Advocacy Update

April 19, 2022

In this Issue:

CAP Asks CLIAC to Consider Oversight for Nontraditional Laboratory Testing

With the significant increase in the number of nontraditional testing sites since the COVID pandemic, the CAP has urged the Centers for Medicare & Medicaid Services (CMS) to consider the optimal oversight for nontraditional testing sites and point of care testing (POCT). Regardless of where any of the test components are performed, laboratories should observe good laboratory practices throughout the total testing process. In addition, a new category of testing personnel should be considered for individuals that use POCT devices as a support function to their primary roles and have no formal laboratory training.

The CAP provided its testimony and recommendations on nontraditional testing sites during an April 14 meeting of the Clinical Laboratory Improvement Advisory Committee (CLIAC), which provides recommendations to the CMS on CLIA regulations. Other nontraditional sites that are increasing include distributive testing sites. The CAP asserted that all aspects of clinical laboratory testing performed in a distributive testing model should be regulated under CLIA, including bioinformatics and cloud-based software computing. The CAP further urged CLIAC to recognize bioinformatics facilities (including stand-alone facilities) as subject to CLIA, add personnel requirements for bioinformaticists, and revamp proficiency testing (PT) requirements to test the total testing process.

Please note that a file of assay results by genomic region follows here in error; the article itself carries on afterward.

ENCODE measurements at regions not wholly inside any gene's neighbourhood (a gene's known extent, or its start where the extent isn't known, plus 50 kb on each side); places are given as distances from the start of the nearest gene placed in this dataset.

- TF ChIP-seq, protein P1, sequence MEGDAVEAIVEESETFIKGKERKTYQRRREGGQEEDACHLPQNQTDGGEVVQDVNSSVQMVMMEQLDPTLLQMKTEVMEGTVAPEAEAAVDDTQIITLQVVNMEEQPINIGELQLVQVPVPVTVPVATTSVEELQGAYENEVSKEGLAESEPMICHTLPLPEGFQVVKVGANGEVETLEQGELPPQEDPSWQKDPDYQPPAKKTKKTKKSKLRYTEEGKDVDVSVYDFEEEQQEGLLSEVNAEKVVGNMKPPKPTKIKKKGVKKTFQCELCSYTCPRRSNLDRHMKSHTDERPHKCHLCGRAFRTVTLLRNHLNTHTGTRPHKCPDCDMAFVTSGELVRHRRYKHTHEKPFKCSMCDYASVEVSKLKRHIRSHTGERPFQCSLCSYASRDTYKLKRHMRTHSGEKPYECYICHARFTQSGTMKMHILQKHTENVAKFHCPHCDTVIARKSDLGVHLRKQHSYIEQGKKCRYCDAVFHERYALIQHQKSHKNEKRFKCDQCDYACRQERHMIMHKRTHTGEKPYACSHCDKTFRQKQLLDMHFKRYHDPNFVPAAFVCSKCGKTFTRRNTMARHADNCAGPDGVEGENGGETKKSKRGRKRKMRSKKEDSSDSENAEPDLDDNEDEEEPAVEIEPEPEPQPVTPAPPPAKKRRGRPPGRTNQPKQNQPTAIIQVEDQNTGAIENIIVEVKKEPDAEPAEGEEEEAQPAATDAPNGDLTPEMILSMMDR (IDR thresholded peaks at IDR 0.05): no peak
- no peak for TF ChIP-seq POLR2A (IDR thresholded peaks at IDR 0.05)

Finally, there was significant interest in the so-called remote testing waiver that was borne from the pandemic. Although a change in this would require a change in regulations, CLIAC discussed the many considerations needed in any future regulations. While the CAP sees the benefits in continuing to allow remote work for clinical laboratory personnel, the CAP encouraged CLIAC to explore the risks and impacts on clinical laboratory operations and patient care if the remote work waiver is made a permanent practice for clinical laboratories.

Joe Saad, MD, FCAP, Vice-Chair of the CAP’s Council of Government and Professional Affairs, provided the testimony supporting the CLIAC’s efforts to examine the CLIA regulations to determine modifications to ensure the regulations accommodate advancements in clinical laboratory practice. Dr. Saad stated, “since the inception of CLIA, non-traditional testing sites have exploded across the range of CLIA specialties and subspecialties. Therefore, the CLIA regulations should be updated by adding personnel requirements for point-of-care-testing, recognizing bioinformatics (including stand-alone facilities) as subject to CLIA, adding personnel requirements for bioinformaticists, revamping proficiency testing requirements to test the total testing process, and considerations for remote work.”